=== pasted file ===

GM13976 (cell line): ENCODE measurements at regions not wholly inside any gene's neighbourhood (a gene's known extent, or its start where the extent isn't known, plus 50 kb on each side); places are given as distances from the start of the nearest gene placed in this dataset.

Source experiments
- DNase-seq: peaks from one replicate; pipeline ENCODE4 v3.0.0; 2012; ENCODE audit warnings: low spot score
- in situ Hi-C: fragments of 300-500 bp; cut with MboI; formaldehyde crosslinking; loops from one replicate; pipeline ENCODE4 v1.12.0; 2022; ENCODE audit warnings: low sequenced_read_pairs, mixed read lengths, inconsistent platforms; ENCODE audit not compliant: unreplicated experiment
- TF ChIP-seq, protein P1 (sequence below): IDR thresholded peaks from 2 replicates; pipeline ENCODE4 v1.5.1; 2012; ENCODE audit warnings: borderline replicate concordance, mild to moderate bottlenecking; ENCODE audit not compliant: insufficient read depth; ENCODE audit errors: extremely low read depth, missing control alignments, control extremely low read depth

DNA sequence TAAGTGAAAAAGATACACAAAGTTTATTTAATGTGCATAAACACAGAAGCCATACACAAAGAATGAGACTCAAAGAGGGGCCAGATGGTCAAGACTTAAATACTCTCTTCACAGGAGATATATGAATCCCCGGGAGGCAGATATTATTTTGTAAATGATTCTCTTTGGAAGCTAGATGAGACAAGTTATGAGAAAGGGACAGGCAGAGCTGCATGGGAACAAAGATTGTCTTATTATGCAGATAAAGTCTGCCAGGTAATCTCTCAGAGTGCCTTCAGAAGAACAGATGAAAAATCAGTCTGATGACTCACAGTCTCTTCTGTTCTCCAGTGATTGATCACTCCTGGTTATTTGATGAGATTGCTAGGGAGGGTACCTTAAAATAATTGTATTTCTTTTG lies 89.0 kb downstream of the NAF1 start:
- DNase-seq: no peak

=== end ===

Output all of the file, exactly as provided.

GM13976 (cell line): ENCODE measurements at regions not wholly inside any gene's neighbourhood (a gene's known extent, or its start where the extent isn't known, plus 50 kb on each side); places are given as distances from the start of the nearest gene placed in this dataset.

Source experiments
- DNase-seq: peaks from one replicate; pipeline ENCODE4 v3.0.0; 2012; ENCODE audit warnings: low spot score
- in situ Hi-C: fragments of 300-500 bp; cut with MboI; formaldehyde crosslinking; loops from one replicate; pipeline ENCODE4 v1.12.0; 2022; ENCODE audit warnings: low sequenced_read_pairs, mixed read lengths, inconsistent platforms; ENCODE audit not compliant: unreplicated experiment
- TF ChIP-seq, protein P1 (sequence below): IDR thresholded peaks from 2 replicates; pipeline ENCODE4 v1.5.1; 2012; ENCODE audit warnings: borderline replicate concordance, mild to moderate bottlenecking; ENCODE audit not compliant: insufficient read depth; ENCODE audit errors: extremely low read depth, missing control alignments, control extremely low read depth

DNA sequence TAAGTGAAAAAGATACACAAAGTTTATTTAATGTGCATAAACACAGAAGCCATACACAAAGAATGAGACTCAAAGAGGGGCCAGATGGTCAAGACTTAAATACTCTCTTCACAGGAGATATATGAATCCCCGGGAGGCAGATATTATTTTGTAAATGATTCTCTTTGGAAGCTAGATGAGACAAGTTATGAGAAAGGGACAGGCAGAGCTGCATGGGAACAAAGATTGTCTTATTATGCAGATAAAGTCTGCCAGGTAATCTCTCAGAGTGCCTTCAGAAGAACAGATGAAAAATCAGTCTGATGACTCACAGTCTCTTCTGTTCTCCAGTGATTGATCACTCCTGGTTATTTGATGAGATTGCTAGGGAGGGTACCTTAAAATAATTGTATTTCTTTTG lies 89.0 kb downstream of the NAF1 start:
- DNase-seq: no peak